Israel has given much of the land back they conquered but has retained control of what they see as their historic land. Israel has never been the aggressor.
Not only has Israel never been the aggressor, but there is a clear history of compassion of Israel toward peoples of all faiths and backgrounds.
Christians, Muslims, and others can be citizens of Israel and hold political positions and do. Women have equal rights. This isn’t true of the countries who have attacked Israel.
Further, Israel does all it can to give and support Gaza and work with other Arab nations around them. They warned Palestinian citizens to move from the Gaza Strip in preparation for the Jewish attempt to remove Hamas from power after the horrific attack. Hamas, in contrast, has held their citizenry hostage and killed those trying to escape.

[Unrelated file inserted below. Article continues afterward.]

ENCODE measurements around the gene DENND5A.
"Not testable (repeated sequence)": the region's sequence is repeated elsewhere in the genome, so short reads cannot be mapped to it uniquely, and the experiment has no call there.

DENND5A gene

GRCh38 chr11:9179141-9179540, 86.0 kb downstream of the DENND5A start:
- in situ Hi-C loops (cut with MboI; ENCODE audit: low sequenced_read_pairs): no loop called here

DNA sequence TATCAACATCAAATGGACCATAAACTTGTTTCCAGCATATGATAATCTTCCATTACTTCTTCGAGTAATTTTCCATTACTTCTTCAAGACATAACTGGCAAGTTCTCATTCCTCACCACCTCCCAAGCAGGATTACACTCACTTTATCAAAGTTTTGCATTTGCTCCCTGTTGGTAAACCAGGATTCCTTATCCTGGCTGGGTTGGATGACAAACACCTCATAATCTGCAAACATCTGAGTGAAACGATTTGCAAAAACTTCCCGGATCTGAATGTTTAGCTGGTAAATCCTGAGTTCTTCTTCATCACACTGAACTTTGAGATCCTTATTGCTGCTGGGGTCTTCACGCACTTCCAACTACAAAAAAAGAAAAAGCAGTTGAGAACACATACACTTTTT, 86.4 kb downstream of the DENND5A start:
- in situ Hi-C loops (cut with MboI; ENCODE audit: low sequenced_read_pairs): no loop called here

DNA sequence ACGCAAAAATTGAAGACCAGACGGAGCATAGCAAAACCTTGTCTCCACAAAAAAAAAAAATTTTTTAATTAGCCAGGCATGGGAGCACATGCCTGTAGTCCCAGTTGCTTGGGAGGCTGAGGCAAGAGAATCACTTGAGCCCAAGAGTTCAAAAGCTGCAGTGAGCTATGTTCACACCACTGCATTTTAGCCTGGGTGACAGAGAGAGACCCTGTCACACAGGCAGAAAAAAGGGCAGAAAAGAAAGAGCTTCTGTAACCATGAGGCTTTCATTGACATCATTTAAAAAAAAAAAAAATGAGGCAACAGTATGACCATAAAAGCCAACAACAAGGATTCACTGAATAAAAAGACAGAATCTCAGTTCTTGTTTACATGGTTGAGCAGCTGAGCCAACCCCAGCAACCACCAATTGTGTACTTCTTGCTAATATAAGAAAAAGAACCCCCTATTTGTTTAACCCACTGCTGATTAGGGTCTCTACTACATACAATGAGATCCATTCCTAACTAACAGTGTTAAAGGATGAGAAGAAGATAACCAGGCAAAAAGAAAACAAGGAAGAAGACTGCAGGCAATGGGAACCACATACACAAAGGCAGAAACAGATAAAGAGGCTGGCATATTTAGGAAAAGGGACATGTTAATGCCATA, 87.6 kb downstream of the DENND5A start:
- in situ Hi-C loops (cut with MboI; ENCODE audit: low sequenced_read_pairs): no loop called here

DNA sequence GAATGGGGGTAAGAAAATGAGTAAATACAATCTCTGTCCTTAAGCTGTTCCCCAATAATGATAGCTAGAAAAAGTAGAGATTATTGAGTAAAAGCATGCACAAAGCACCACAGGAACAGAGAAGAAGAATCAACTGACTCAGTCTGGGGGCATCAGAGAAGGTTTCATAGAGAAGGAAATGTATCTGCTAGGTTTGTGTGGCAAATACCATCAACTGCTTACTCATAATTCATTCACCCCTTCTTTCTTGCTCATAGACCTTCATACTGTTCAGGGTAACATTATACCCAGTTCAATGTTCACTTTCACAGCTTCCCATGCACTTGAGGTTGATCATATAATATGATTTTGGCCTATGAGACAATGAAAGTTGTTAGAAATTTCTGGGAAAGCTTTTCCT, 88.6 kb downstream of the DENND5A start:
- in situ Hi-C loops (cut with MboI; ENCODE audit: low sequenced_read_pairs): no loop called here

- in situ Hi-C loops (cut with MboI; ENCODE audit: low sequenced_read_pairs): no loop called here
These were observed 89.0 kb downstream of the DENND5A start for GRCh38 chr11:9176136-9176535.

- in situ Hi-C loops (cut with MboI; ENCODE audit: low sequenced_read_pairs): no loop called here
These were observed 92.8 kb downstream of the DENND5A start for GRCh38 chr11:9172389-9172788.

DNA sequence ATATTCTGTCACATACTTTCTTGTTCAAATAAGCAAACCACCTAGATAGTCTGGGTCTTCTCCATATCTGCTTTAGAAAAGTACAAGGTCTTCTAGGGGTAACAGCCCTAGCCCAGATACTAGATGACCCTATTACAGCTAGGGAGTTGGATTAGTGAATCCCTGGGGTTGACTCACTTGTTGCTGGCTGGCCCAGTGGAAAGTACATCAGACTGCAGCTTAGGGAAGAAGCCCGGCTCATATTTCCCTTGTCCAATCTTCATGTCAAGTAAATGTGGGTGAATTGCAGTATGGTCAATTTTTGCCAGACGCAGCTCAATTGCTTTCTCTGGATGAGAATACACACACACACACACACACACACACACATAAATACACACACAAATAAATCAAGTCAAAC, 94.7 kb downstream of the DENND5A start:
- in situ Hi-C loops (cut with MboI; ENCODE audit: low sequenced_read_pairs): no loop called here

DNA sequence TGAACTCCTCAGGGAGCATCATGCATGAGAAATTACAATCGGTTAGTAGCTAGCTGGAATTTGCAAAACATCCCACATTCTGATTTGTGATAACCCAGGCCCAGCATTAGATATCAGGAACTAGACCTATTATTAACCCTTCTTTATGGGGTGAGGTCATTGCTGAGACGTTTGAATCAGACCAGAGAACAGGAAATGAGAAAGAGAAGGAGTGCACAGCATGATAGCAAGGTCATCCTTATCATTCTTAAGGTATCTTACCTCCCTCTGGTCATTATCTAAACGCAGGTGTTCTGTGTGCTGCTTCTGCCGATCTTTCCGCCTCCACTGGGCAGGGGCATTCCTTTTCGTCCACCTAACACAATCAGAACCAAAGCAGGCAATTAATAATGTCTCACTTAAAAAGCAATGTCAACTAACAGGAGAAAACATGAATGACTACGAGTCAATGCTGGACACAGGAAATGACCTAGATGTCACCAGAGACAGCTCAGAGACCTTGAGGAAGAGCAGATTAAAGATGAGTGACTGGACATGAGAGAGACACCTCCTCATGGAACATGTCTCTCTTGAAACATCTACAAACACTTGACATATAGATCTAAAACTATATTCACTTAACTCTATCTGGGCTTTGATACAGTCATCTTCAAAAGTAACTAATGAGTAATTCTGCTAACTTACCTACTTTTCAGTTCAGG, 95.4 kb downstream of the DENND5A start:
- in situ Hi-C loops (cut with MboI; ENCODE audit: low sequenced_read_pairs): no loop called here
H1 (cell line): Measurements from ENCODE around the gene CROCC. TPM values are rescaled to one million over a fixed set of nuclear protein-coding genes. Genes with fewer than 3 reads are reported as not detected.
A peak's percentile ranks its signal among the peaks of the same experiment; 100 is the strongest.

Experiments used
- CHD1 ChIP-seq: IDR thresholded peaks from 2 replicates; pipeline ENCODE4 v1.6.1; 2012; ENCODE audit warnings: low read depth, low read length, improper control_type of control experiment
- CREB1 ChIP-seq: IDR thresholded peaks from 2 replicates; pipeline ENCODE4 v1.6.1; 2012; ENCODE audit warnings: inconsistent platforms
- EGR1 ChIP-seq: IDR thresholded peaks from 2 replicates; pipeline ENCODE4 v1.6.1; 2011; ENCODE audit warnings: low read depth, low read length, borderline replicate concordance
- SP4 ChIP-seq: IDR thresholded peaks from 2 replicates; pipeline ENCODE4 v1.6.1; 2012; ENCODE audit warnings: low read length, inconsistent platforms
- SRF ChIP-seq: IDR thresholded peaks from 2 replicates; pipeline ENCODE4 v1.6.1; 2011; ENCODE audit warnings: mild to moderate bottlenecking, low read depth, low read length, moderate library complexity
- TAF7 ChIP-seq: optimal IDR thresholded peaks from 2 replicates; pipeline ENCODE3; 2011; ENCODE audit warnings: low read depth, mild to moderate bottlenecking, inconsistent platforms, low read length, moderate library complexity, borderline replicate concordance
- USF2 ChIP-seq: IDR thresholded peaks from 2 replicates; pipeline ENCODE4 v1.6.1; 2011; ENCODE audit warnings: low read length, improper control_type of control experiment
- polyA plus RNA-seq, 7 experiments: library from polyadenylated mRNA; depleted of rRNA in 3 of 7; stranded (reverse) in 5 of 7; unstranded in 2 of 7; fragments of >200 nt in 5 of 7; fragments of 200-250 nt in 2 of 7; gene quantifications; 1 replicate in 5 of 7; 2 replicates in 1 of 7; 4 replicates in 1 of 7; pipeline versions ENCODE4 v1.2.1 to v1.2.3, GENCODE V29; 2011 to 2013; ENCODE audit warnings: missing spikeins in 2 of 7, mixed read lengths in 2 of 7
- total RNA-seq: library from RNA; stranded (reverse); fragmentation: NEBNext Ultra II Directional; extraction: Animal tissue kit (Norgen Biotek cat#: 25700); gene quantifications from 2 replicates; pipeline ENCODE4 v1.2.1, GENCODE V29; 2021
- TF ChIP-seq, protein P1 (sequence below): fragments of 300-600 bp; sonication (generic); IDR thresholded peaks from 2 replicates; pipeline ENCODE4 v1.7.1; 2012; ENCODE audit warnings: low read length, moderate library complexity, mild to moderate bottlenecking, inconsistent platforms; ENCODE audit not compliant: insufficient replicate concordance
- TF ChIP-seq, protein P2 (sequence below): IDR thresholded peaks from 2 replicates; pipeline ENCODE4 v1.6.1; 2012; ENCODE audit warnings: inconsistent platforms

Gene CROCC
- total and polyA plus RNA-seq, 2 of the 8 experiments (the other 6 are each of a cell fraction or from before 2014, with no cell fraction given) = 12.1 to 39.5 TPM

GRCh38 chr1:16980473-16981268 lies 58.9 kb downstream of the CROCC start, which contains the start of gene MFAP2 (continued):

This isn’t to say Israel is perfect. As Christians, we aren’t called to blindly support the actions of any state, even Israel. As a nation, they have made mistakes, but overall, they have had a reputation and history of compassion and inclusion for all people.
Regarding Psalm 72, Israel has been more in line with what is expressed in that Scripture referenced with “from the river to the sea” than the Palestinians have.
For Christians, we must start by affirming the meaning of Psalm 72 in its historical context and how to view the principles today. We must resist bad doctrine and reading of Scripture for violent and terrorist attacks.
Psalm 72 expresses peace for all. Christians should not participate in lies calling the Jewish state colonizers or asserting Israel brings an apartheid against the Palestinians. There’s no evidence of this and is historically and patently false.